The temperature stability of DLC films is increased also by reducing the hydrogen content of the films. Reduction in the hydrogen content of the film by at 30% (to about at 35%) resulted in an increase in the breakdown voltage by a factor of two, and an increase in thermal stability up to 400° C. or more. The preferred method of depositing the reduced hydrogen amorphous carbon films is by reactive sputtering. The preferred deposition conditions for sputtering are: graphite electrode, butane gas, pressure=40 mtorr, cathode power=40 watts, substrate temperature=100° C., and anode bias of -60 Volts DC. The optical bandgap is 1.9 eV and the hydrogen content is approximately 35% at.
Antifuse structures were formed by depositing approximately 100 nm reduced hydrogen amorphous carbon films on top of a TiW substrate and then evaporating a 0.4 mm2 aluminum top electrode through a shadow mask. The leakage current is about 100 picoamp for a 0.4 mm2 antifuse capacitor. The device breaks down at about 14 Volts and filament resistance is 200 ohms at 0.3 mA programming current. No change in resistivity of the unprogrammed device occurs up to 400° C. anneal. The programming voltage of the reactively sputtered film can be reduced by reducing the film thickness.
The films described in the above application were deposited using PECVD ECR, or reactive sputtering but, as is known to those skilled in the art, other techniques can be used equally well to deposit these films. The gases of choice are CH4 and NF3, but other carbon and nitrogen containing gases could be used to deposit like films by those skilled in the art. The resistivity, breakdown voltage, and thermal stability of the amorphous carbon films can be controlled by varying the plasma parameters such as rf power, anode bias, gas pressure, gas composition, substrate temperature, and thickness of the film.
According to a disclosed class of innovative embodiments, there is provided an integrated circuit, comprising: an antifuse structure having first and second interconnect layers being disposed over logic modules, optional first and second barrier layers being disposed between said first and second interconnect layers, and an amorphous carbon dielectric layer being disposed between said first and second interconnect layers; whereby said dielectric layer can be programmed at voltages compatible with deep submicron devices.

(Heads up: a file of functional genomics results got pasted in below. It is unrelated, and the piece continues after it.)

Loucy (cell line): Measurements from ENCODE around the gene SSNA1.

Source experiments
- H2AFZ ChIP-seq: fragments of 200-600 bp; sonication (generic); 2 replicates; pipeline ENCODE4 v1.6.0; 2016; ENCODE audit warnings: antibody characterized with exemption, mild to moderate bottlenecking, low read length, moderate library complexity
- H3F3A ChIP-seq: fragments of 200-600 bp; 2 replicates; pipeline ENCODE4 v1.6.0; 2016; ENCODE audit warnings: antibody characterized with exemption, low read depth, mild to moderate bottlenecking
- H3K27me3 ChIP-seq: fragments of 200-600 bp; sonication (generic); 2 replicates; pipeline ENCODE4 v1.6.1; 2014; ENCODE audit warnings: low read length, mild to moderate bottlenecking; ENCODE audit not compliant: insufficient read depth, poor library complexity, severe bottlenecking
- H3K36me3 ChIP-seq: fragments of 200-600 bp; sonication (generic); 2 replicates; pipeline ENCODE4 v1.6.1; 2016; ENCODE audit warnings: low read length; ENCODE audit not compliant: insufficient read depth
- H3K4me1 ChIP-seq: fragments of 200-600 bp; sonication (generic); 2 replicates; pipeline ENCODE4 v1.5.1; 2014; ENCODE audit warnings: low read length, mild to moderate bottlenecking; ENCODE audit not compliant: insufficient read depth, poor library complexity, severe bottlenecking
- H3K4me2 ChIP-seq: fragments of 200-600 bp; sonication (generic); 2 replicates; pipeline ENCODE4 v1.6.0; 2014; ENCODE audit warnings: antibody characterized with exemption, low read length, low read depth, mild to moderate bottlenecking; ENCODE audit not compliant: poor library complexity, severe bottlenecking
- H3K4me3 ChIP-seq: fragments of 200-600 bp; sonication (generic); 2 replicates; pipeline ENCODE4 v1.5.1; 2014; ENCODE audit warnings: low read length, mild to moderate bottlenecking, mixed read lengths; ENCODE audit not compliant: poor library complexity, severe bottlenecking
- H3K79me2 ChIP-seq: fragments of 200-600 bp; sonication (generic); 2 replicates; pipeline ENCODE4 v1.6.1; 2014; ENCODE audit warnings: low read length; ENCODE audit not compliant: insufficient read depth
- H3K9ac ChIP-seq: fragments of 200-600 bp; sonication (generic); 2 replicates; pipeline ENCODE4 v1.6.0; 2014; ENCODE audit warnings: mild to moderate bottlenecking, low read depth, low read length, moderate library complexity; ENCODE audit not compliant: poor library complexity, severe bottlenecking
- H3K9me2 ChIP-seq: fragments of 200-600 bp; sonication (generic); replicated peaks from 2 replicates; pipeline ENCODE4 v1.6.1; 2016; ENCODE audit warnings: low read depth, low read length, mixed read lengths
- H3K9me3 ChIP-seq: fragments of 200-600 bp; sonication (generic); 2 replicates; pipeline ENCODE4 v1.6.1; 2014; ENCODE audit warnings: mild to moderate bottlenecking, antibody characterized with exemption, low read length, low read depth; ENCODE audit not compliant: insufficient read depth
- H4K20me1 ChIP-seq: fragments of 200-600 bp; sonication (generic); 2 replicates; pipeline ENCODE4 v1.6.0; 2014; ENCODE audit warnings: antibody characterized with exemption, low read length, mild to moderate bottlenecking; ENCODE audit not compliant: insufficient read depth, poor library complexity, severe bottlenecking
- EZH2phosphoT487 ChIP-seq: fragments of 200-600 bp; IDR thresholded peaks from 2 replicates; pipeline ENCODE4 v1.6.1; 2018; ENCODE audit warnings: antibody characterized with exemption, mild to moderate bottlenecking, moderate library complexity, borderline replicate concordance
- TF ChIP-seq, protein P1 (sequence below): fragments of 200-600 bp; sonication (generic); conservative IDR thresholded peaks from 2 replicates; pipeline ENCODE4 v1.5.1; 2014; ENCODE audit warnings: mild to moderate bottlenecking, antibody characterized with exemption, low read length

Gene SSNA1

According to another disclosed class of innovative embodiments, there is provided an antifuse structure, comprising: first and second interconnect layers being disposed over logic modules; first and second barrier layers being disposed between said first and second interconnect layers; and an amorphous carbon dielectric layer being disposed between said first and second barrier layers.
According to another disclosed class of innovative embodiments, there is provided a method of fabricating an antifuse structure, comprising the steps of: providing a substrate composed of a conductive material; depositing a dielectric film over said conductive material, patterning and etching an opening through the dielectric to said conductive layer, depositing an amorphous carbon film into the opening and contacting the lower said conductive film, and depositing a top layer of conductive film.
As will be recognized by those skilled in the art, the innovative concepts described in the present application can be modified and varied over a tremendous range of applications, and accordingly the scope of patented subject matter is not limited by any of the specific exemplary teachings given.
Of course, the specific etch chemistries, layer compositions, and layer thicknesses given are merely illustrative, and do not necessarily delimit the scope of the claimed inventions.
In particular, the disclosed antifuse structure can also be used with other materials for top or bottom contact. The use of metal layers as described is very convenient, but various other conductive materials can be used instead.
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|U.S. Classification||257/50, 257/530, 257/E23.147|
|Cooperative Classification||H01L23/5252, H01L2924/0002|
|May 22, 2003||AS||Assignment|
|Jan 29, 2004||FPAY||Fee payment|
Year of fee payment: 4
|Dec 15, 2007||FPAY||Fee payment|
Year of fee payment: 8
|Apr 16, 2012||REMI||Maintenance fee reminder mailed|
|Sep 5, 2012||LAPS||Lapse for failure to pay maintenance fees|
|Oct 23, 2012||FP||Expired due to failure to pay maintenance fee|
Effective date: 20120905